• The UK will leave the EU, but Swinburne remains positive that there will be a negotiated and orderly departure, regardless of the political outcome. Market participants are best placed to ‘weather the Brexit storm’ as many operators are global in nature. Firms will find a way to provide suitable access to markets on behalf of clients. The UK and the EU will remain open for business moving forward, but those regions placing unnecessary measures to complicate this will not thrive in the long-term.

11.20 - Fireside Chat: Gaining an enterprise-wide view of your data– How can you implement a data management strategy that increases transparency across the business and aids accurate decision-making?

  • A core component of data management strategy is taking it back to basics. This means focusing on best practices around data regardless if it is in a data lake or a warehouse, understanding the data flows, and knowing the roles and responsibilities of those that are using the golden source of data.

  • To aid accurate decision making, you have to take a step back and look at the data architecture on an ongoing basis, especially when consolidating multiple sources of data into one.

  • There is a cultural behaviour change involved in data management. If this is absent, you revert back to bad practices and impacts good decision making.

  • The challenge is to build a business case around the data that can influence decision makers throughout the organisation. It is a hearts and minds battle, and requires either a chief data officer or chief technology architect to hammer home the importance of data when investment decisions are being made.

  • Machine learning and robotics processing automation (RPA) could offer huge opportunities as a complimentary technology that can serve as a supporting solution to decision making and gain insights that you did not previously have access to.

12.00 - All Star Panel: Striking the balance between the human and digital - How can you balance headcount and technology to run an efficient streamlined investment operations division?

  • Operations teams can’t be fully technology-led, there needs to be a business driver and an overall business strategy that the ops team fit into.

  • People within the operations divisions are absolutely changing, the operational specialist is a dying breed. One panellist said if you look at his team there are more business analysts and process engineers.

  • Asset managers tend to not hire too many operations specialists these days, they look more for generalists who can lend their hand well to taking a process and condensing it down.

  • When it comes to ‘what to automate?’ one panellist said his firm starts with a risk-based approach to manual tasks. What’s the risk appetite of the firm around those tasks? Do they lend themselves to material error where you have to explain to clients? Once those questions are answered, then they would try to get tech buy-in, support from the board to distribute the relevant resource.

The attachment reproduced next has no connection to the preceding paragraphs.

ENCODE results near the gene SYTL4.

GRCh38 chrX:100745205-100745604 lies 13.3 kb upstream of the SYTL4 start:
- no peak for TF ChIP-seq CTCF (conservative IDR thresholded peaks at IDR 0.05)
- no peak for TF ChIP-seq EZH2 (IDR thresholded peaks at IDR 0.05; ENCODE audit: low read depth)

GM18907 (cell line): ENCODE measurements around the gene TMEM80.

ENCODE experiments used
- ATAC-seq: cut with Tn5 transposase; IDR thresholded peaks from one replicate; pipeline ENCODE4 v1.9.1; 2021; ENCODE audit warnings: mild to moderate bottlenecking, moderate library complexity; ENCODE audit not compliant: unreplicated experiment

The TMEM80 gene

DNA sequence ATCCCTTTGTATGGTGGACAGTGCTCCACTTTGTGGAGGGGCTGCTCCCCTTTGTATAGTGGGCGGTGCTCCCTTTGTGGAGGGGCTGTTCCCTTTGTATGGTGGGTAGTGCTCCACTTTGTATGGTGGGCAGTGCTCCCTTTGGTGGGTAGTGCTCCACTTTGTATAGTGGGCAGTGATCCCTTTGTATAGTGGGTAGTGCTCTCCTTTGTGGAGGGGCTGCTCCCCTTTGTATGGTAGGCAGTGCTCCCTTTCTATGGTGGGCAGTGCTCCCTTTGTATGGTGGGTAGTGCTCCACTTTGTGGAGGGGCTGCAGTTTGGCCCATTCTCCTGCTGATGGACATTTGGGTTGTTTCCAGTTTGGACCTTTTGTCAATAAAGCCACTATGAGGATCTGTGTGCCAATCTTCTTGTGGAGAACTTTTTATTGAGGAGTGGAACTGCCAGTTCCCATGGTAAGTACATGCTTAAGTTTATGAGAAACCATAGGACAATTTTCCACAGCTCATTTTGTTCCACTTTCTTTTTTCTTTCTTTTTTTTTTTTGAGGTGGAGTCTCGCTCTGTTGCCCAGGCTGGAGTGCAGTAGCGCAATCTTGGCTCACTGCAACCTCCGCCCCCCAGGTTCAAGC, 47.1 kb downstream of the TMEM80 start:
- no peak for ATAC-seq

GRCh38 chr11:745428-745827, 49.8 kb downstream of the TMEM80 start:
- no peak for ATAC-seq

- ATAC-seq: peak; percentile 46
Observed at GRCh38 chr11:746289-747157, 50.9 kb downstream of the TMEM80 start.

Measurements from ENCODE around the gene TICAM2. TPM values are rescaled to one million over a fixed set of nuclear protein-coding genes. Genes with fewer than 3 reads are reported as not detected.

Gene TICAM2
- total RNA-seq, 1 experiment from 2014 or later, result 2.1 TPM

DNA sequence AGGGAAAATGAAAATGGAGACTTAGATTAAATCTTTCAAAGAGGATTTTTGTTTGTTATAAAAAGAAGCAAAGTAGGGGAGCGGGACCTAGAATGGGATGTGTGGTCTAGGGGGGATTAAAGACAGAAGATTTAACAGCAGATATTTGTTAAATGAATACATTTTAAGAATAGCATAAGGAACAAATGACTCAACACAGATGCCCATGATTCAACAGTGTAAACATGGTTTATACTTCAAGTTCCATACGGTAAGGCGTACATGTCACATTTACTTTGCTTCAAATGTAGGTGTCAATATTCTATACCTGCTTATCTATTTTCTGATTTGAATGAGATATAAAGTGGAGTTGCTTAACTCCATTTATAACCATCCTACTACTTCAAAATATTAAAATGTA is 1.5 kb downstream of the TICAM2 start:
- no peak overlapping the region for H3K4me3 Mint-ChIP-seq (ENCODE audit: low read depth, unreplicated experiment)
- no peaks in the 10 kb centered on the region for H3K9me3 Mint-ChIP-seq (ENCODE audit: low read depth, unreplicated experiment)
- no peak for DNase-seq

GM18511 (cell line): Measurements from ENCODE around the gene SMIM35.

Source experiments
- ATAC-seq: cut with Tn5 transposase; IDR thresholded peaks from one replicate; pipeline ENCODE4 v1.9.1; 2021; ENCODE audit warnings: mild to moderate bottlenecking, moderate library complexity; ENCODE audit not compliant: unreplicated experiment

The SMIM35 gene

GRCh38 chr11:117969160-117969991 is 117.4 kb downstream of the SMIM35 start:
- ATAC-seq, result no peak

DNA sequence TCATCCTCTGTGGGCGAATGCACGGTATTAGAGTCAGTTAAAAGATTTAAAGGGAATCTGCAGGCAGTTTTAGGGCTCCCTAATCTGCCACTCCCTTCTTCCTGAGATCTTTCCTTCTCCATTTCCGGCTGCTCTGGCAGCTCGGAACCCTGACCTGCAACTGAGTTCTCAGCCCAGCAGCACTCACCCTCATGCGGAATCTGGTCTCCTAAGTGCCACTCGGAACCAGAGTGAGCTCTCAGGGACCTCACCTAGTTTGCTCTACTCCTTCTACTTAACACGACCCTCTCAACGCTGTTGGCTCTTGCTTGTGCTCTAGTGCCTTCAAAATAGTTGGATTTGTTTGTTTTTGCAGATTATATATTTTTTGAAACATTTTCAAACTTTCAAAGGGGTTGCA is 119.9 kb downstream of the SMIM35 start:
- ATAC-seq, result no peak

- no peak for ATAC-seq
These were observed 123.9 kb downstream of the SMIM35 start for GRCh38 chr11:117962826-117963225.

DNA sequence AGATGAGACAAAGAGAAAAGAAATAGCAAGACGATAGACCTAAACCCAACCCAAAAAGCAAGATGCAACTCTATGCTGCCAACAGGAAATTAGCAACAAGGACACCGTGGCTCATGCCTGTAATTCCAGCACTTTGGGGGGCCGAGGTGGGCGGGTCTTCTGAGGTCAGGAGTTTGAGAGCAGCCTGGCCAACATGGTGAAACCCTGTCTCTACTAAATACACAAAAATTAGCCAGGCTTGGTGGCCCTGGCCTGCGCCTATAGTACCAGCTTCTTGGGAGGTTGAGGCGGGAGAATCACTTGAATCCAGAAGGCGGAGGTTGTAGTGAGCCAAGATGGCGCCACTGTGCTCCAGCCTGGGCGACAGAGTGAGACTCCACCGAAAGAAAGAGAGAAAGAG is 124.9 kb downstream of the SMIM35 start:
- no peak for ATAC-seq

• Uncleared margin rules out there at the moment are a good example of an area where you can automate, and if firms aren’t prepared for that then that will bite you in terms of manual tasks.

  • Machine learning is further down the road, and there’s much more low-hanging fruit to address for now.

  • Regarding roles that won’t be around in the future, one panellist referred to the data warehouse people. Data warehouse has become a commodity so in-house data warehouse teams will not be there in 10 years.

17.10 - Future of Work: Institutionalising LEAN transformation and an agile culture in your organization to achieve operational excellence

  • The future is in disrupting your business models and thinking in a new way

  • Businesses have to be fast, nimble and adaptive in the future. Allow employees to innovate, to succeed in creating value and be rewarded accordingly.

  • Asset managers tend to not hire too many operations specialists these days, they look more for generalists who can lend their hand well to taking a process and condensing it down.

  • One day we will be able to move from one side of the world to another in a matter of seconds through augmented and virtual reality.

  • Offices as we know them today will cease today as more and more people begin to work remotely.

  • Introduction of humanoid robots – the fusion of man and machine. Over a period of time you will see a mix in our workforce as these robots make up part of the workforce of the future.

  • In the future there will be a rise of ‘the unbankables’ as innovation will happen with these individuals because innovation happens at this end of the market and moves up, disrupting the entire industry.

  • Companies will have to work out how to connect with a new generation that is so familiar with technology.

  • In the future there will be a rise of ‘the unbankables’ as innovation will happen with these individuals because innovation happens at this end of the market and moves up, disrupting the entire industry.

  • There will be a rise of Smart Governments using blockchain, artificial intelligence and new technologies. Organisations will have to learn how to tap into these smart governments in the future in order to innovate.

  • Alternative data forms arising – such as monitoring facial expressions or time taken to fill in a form when deciding whether they are likely to default on a loan. It’s important people are using data to make decisions.

  • Every business should hire a chief ethics officer – something essential to survive in the future.